The FDA-approved FISH assay, PathVysion (Vysis, Inc., Downers Grove, IL, USA), is a dual-probe system for the simultaneous enumeration of the ERBB2 gene and the centromeric region of chromosome 17, defining ERBB2 amplification as a ratio of ERBB2 gene copies per chromosome 17 centromere . Another FDA-approved FISH assay, INFORM (Ventana Medical systems, Tucson, AZ, USA), defines ERBB2 amplification as a mean absolute ERBB2 gene copy number of more than four spots per nucleus, without centromere 17 correction. FISH with the PathVysion probe and immunohistochemical assay with Herceptest are highly concordant for cases showing 3+ IHC scores and for negative cases, although the 2+ IHC score group includes both ERBB2 amplified and non-amplified tumors, showing a relatively high rate of discordance [25, 26]. The mechanisms for ERBB2 expression in non-amplified tumors scored 2+ by IHC are unclear and may involve increased gene dosage by chromosome 17 polysomy .
In breast carcinoma, chromosomal aneusomy – either monosomy or polysomy – is frequently observed by conventional cytogenetics and FISH [28, 29]. Sauer and colleagues [30, 31], found that an abnormal number of copies of chromosome 17 have a low impact on ERBB2 gene and its expression, but more studies are necessary to confirm these results.
The aim of our study was to analyze the role of polysomy 17 in ERBB2 protein expression and its implication in ERBB2 gene status in a series of patients with tumors scoring 2+/3+ by IHC.
Materials and methods
This is a prospective analysis of 175 breast cancer patients, consecutively treated at the Hospital del Mar of Barcelona between August 2000 and August 2003.
We studied specimens taken from 175 prospective cases of human breast cancer. Overexpression was determined by IHC, and amplification was studied by FISH.
The breast cancer specimens used in this study were fixed with 4% buffered formalin, and the tissue was then embedded in paraffin. Sections 4 to 6 μm thick were cut from the tissue, mounted on silanized slides and then deparaffinized in a xylene series, followed by immersion in 100% ethanol. Then we serially sectioned a hematoxylin/eosin (H&E)-stained tissue section, an IHC tissue section and a FISH tissue section from each of the patient samples.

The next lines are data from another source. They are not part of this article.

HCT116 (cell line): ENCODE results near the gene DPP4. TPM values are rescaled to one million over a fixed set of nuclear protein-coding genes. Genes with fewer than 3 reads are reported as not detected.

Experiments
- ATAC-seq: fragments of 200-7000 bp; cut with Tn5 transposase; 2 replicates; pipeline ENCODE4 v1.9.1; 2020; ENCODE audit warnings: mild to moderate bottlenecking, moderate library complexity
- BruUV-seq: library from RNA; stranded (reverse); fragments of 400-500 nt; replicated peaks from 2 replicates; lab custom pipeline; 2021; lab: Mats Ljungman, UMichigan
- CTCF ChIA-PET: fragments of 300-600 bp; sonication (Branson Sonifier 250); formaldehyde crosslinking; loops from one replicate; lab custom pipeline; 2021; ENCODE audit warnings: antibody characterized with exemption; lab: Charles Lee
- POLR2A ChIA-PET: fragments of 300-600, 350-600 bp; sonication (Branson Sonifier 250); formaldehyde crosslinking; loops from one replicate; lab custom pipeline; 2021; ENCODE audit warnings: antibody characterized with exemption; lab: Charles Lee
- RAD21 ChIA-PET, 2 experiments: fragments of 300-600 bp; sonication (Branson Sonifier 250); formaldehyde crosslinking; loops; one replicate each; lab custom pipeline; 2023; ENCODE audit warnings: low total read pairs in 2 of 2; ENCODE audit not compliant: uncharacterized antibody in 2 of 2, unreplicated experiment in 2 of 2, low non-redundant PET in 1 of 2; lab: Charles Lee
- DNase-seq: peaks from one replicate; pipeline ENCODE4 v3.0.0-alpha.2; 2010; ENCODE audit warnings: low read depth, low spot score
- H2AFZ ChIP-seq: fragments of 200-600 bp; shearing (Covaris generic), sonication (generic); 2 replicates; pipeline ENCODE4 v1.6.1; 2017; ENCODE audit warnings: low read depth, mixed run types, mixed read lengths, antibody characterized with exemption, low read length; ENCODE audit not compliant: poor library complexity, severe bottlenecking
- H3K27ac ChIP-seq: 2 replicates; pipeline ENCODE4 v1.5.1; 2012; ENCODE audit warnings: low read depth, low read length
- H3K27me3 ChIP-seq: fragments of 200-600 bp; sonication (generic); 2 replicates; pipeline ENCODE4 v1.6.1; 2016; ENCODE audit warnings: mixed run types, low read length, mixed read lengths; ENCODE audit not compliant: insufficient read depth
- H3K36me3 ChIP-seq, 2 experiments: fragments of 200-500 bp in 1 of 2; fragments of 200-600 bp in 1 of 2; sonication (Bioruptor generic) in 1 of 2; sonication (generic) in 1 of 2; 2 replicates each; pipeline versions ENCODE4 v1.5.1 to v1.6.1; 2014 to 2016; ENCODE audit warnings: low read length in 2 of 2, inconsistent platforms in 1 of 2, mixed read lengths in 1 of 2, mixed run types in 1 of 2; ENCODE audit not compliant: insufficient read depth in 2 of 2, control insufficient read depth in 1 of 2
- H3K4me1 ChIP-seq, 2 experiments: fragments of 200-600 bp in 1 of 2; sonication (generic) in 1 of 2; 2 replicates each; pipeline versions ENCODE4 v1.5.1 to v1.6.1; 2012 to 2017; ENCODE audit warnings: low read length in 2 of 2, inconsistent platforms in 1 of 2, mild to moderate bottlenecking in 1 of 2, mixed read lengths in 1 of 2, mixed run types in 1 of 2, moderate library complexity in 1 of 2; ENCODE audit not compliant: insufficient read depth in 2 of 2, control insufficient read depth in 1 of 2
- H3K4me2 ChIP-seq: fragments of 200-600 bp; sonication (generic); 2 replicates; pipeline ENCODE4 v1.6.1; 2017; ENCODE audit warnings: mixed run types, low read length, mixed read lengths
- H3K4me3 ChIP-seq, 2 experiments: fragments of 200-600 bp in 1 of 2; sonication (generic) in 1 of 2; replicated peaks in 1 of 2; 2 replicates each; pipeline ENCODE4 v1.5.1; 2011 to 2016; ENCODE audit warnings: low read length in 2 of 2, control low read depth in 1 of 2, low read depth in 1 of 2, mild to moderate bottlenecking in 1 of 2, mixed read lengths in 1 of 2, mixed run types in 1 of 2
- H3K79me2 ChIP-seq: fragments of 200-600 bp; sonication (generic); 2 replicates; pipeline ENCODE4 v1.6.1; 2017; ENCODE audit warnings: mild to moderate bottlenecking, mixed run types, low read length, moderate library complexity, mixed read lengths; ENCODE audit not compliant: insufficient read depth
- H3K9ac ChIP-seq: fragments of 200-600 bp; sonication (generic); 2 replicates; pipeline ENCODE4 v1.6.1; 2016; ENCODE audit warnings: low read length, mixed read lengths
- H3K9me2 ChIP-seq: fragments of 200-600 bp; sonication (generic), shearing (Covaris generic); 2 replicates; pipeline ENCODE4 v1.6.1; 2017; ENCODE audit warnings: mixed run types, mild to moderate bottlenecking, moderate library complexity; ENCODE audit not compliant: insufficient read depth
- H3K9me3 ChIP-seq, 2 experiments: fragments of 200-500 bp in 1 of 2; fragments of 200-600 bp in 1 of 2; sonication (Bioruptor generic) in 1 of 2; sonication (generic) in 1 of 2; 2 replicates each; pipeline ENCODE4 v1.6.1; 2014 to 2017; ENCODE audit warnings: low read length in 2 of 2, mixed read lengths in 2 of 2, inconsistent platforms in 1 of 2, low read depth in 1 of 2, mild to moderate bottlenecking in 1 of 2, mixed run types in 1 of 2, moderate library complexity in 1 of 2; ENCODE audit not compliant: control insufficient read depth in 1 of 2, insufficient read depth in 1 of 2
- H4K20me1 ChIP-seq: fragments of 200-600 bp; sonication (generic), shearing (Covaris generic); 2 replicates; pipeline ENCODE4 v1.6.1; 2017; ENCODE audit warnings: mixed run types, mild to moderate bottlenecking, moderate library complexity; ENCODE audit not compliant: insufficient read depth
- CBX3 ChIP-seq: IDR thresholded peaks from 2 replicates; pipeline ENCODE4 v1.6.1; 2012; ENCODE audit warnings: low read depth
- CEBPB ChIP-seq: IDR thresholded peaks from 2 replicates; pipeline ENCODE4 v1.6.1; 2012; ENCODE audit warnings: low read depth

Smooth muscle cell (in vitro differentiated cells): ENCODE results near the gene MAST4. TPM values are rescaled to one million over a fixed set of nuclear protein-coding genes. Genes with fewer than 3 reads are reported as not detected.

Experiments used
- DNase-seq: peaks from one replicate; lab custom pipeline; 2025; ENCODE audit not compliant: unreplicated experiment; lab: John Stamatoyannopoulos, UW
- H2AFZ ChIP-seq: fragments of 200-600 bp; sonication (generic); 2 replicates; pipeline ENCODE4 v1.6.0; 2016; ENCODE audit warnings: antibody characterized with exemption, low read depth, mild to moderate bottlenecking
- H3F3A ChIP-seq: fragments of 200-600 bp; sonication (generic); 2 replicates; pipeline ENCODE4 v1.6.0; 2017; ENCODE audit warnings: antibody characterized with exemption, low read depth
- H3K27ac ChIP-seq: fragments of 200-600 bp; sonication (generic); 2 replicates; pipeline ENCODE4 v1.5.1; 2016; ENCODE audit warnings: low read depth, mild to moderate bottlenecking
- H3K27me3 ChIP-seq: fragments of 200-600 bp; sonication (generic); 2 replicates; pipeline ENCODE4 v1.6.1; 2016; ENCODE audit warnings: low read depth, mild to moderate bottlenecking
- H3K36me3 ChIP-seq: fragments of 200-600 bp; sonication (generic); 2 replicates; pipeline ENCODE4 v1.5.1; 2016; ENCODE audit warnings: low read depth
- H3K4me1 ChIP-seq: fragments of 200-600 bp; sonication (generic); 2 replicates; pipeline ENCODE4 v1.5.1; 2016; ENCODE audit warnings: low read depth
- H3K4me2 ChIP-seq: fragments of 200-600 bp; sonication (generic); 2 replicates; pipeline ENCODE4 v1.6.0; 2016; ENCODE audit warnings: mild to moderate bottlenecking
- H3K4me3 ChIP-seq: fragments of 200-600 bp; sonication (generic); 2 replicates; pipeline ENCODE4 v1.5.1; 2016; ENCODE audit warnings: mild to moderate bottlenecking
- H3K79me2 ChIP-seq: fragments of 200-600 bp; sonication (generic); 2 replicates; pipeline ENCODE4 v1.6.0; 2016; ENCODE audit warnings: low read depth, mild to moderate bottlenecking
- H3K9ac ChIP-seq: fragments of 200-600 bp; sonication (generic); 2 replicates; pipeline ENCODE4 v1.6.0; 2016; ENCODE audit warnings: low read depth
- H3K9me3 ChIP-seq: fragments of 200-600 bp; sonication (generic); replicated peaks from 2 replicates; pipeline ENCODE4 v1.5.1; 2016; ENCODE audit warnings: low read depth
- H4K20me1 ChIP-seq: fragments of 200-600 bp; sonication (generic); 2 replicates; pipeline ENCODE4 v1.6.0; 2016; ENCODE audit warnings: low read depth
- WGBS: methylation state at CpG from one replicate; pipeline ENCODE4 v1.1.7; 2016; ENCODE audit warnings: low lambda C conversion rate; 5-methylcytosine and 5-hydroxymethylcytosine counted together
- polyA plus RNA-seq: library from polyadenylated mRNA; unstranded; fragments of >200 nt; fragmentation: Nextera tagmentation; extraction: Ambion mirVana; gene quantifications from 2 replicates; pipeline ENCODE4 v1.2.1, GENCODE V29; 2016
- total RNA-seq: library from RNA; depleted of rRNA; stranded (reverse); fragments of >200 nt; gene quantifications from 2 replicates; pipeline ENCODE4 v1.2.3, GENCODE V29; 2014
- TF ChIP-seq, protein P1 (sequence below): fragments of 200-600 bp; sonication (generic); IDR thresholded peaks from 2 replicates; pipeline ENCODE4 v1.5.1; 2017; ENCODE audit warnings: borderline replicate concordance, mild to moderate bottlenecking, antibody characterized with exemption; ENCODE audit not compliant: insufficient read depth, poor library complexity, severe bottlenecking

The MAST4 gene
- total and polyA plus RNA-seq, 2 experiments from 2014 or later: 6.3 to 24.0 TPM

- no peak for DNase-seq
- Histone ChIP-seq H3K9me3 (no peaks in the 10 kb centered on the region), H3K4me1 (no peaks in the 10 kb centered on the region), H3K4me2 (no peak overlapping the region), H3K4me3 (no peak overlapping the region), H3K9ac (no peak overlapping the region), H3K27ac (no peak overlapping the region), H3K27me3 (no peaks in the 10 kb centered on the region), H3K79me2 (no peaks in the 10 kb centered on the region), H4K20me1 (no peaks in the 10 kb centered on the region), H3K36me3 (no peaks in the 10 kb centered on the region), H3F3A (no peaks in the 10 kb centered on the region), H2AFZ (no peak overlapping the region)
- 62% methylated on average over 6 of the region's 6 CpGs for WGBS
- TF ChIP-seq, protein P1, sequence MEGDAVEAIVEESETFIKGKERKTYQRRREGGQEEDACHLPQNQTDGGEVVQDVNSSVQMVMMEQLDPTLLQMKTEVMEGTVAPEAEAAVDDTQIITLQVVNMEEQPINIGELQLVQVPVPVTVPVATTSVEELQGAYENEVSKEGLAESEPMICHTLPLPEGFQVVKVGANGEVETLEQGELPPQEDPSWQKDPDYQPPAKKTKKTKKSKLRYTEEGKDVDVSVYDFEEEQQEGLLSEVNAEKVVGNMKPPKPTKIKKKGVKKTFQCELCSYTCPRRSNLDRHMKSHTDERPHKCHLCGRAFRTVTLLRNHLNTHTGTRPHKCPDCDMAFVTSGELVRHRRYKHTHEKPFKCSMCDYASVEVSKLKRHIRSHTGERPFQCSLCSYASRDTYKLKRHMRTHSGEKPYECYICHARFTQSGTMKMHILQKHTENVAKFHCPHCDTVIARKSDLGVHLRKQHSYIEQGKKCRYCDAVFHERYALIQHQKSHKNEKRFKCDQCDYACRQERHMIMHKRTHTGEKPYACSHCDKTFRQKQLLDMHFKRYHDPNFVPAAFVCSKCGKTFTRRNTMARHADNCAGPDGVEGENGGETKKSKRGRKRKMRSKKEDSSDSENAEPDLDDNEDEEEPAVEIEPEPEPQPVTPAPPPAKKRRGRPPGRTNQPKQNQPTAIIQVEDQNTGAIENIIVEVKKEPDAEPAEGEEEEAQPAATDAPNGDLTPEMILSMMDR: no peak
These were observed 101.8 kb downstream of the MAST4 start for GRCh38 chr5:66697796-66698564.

This method involved the application of primary ERBB2 antibody (rabbit anti-human ERBB2 oncoprotein; DakoCytomation, Glostrup, Denmark) at 1:200 dilution. This antibody was evaluated with the dextran/peroxidase technique (Dako Envision). We used negative and positive controls for ERBB2 overexpression in all samples. The IHC technique was applied with an automated system (Tech Mate 500) after antigen retrieval at 110°C for 1 min in a wet autoclave. When FDA approved the Herceptest kit (DakoCytomation) as a diagnostic method to detect ERBB2 overexpression, we began to use it. As a single institution, we observed an excellent correlation between these two IHC detection systems.
Membrane staining was interpreted as ERBB2 oncoprotein expression. To evaluate the immunostaining for ERBB2 antibody, we considered the intensity and type of membrane expression. Expression was recorded as follows: score 0, negative staining; score 1, local positivity and incomplete membrane staining; score 2, moderate, complete membrane staining; score 3, strong, complete membrane staining.
The Pathvysion probe was used. This probe consists of two different probes, one with the centromeric α-satellite probe, specific for chromosome 17 (Spectrum green), and a locus-specific probe from the ERBB2 gene (Spectrum orange). The probe was provided denatured, in single-stranded DNA.
Deparaffinized tissue sections were treated with 0.2 M HCl and then with sodium thiocyanate, to eliminate salt precipitates. Pretreated slides were incubated for 10 min in a solution of proteinase K at 37°C. The slides were then postfixed in buffered formalin.
Pretreated tissue sections and probes were denatured at 78°C for 5 min and hybridized overnight at 37°C on a hotplate (Hybrite chamber; Vysis). Washes were performed for 2 min at 72°C in a solution of 2 × SSC/0.3% Nonidet P40. Tissue sections were counterstained with 10 μl of 4,6-diamino-2-phenylindole (DAPI counterstain; Vysis).
Results were analyzed in a fluorescent microscope (Olympus BX51) with the Cytovysion software (Applied Imaging, Santa Clara, CA, USA). Tissue sections were scanned at low magnification (×100) with DAPI excitation to localize those areas where histopathological characteristics had been established by examining a serially sectioned H&E-stained tissue section from the same patient.